There are infinitely many different ways to represent the same fraction. Since we see no reason to abandon our brownie analogy, let's stick with it. Half of that pan of brownies can be represented by:
1/2 = 2/4 = 3/6 = 4/8 = ...
Different fractions that represent the same value are called equivalent. See how that word begins with "equi-"? What do you suppose that prefix means? Yep, equine. You've stumbled upon the horse-fraction connection. No, wise guy; it means "equal." Same...equal...got it?
Let's start by discussing how you can tell if two fractions are equivalent, and then we'll examine some specific cases that you may encounter. We say that two fractions and are equivalent if p × s = q × r. For example, to see if is equivalent to , you can just crunch some quick numbers: is 1 × 7 equal to 2 × 5? Since the products are not the same, these fractions represent different rational numbers. On the other hand, we know that 2/3 and 8/12 are equivalent, because 2 × 12 is equal to 3 × 8. Chew on that, and .
Here are some equivalent representations of the number 1:
In other words, if we take all the brownies (three pieces out of three, four pieces out of four, and so on), we get the whole panful all to ourselves. We're going to feel real good about that, too, until about 2 in the morning. Those brownies are some pretty vengeful concoctions.
Here are some equivalent representations of the number 0:
If we have no brownies, it doesn't matter what size the brownies are, because we still don't have any brownies. That thought's enough to make a person cry. No brownies at all? Aw, fudge.
Let's examine a little more closely why and are equivalent fractions. Start with a pan that was cut into 2 brownies, and take one of them.
Why these brownies are brick-like, we'd rather not know. Probably best not to look a gift horse in the mouth.
Anyway, this picture represents the fraction . If we cut each brownie in half, the pan will have twice as many brownies as it did before, so the denominator gets multiplied by two. Each individual brownie will also get cut in half, so we'll have twice as many brownies as we did before; therefore, the numerator also gets multiplied by 2. Anything else you want to multiply by 2 while we're at it? We're really in a groove—you sure? Nothing? All right then, let's proceed.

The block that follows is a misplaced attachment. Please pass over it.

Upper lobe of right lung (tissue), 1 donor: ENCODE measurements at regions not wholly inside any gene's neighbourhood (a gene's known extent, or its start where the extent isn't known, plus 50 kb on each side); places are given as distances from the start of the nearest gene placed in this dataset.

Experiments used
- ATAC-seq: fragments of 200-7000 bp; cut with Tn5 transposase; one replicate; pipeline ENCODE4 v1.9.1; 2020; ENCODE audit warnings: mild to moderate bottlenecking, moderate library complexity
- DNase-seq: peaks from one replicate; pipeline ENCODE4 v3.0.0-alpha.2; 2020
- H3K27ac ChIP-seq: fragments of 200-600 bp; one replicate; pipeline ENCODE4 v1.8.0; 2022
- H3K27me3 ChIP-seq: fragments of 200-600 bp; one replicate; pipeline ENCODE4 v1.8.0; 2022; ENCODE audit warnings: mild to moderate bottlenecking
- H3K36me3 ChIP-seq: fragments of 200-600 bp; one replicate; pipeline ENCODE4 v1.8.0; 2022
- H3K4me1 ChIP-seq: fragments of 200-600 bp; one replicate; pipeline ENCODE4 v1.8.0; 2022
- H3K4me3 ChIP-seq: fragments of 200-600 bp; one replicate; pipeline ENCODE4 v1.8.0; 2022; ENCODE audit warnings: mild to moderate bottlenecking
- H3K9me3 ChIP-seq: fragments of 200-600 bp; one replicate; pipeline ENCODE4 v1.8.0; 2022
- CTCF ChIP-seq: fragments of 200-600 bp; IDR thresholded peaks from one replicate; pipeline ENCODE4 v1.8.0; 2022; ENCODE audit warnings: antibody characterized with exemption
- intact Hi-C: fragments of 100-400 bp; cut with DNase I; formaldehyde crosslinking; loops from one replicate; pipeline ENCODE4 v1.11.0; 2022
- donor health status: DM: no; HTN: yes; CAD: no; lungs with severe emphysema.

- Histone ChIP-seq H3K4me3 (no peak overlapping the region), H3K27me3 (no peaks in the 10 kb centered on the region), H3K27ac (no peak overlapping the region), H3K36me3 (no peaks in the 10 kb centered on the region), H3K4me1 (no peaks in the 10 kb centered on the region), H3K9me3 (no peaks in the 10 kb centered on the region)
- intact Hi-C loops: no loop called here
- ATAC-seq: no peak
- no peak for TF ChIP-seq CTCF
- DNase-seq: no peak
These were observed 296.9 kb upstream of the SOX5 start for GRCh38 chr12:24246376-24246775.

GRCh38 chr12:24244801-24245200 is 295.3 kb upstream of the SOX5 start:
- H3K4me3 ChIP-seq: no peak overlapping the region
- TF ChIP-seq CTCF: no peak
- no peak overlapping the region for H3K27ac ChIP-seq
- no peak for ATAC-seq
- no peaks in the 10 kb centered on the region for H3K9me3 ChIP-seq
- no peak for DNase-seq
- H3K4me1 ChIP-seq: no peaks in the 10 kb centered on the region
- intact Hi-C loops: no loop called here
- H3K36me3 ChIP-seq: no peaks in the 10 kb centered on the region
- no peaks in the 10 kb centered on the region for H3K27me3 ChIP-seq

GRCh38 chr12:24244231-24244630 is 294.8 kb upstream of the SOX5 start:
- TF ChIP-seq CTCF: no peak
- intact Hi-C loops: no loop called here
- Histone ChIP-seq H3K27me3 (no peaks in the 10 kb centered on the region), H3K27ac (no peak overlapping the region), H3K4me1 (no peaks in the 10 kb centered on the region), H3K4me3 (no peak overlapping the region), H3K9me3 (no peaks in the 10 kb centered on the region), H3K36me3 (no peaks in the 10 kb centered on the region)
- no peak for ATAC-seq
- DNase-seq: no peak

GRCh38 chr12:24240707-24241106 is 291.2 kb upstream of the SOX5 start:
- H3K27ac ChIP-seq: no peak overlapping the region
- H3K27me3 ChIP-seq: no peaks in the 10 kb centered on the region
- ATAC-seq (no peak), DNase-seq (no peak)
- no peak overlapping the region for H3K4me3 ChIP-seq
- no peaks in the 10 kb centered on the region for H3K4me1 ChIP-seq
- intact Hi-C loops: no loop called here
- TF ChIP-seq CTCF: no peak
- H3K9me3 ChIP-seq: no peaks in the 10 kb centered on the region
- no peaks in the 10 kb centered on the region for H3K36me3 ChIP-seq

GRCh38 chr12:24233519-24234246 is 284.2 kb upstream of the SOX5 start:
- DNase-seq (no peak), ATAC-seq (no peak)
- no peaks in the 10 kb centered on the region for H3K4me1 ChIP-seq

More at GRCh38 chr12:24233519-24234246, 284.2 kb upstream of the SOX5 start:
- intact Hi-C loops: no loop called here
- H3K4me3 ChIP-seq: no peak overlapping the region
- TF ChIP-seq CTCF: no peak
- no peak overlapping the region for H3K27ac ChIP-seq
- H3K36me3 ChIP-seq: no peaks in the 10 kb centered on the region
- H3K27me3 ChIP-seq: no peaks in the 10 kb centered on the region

This picture represents the fraction , but the shaded portion is the same size as the shaded portion in the picture representing .
These pictures illustrate the fact that They also illustrate the possibility that we at Shmoop have no idea what an actual brownie looks like. We don't get out much.
Okay, so to summarize: If we start with , multiply the numerator by 2 and multiply the denominator by 2, we get a fraction equivalent to . This same idea works for any fraction and any number n; if we multiply the numerator p and the denominator q each by n, we'll get a fraction equivalent to .
Now, two final examples and one non-example of equivalent fractions:
Is equivalent to 40/48?
Yep, it totally is because .
Is equivalent to ?
That's affirmative, since 10 = 2 × 5 and 35 = 7 × 5.
Is equivalent to ?
Not even close. To get from to means multiplying the numerator by 3 but the denominator by 2.
Sometimes we want to find an equivalent fraction with a particular denominator in order to perform operations (addition/subtraction) on it. Ideally, you'd like to get as good at manipulating fractions to get them to do what you want as you are at manipulating your parents to do the same.
Just a couple more and then we'll let you off the hook.
What's a fraction with a denominator of 24 that's equivalent to ?
No prob: multiply the numerator and denominator by 4 to get .
What's a fraction equivalent to with a denominator of 121?
Multiply the top and bottom by 11 to get .
Wanna confuse your friends? Tell them you're headed to 77-121 to get a Slurpee.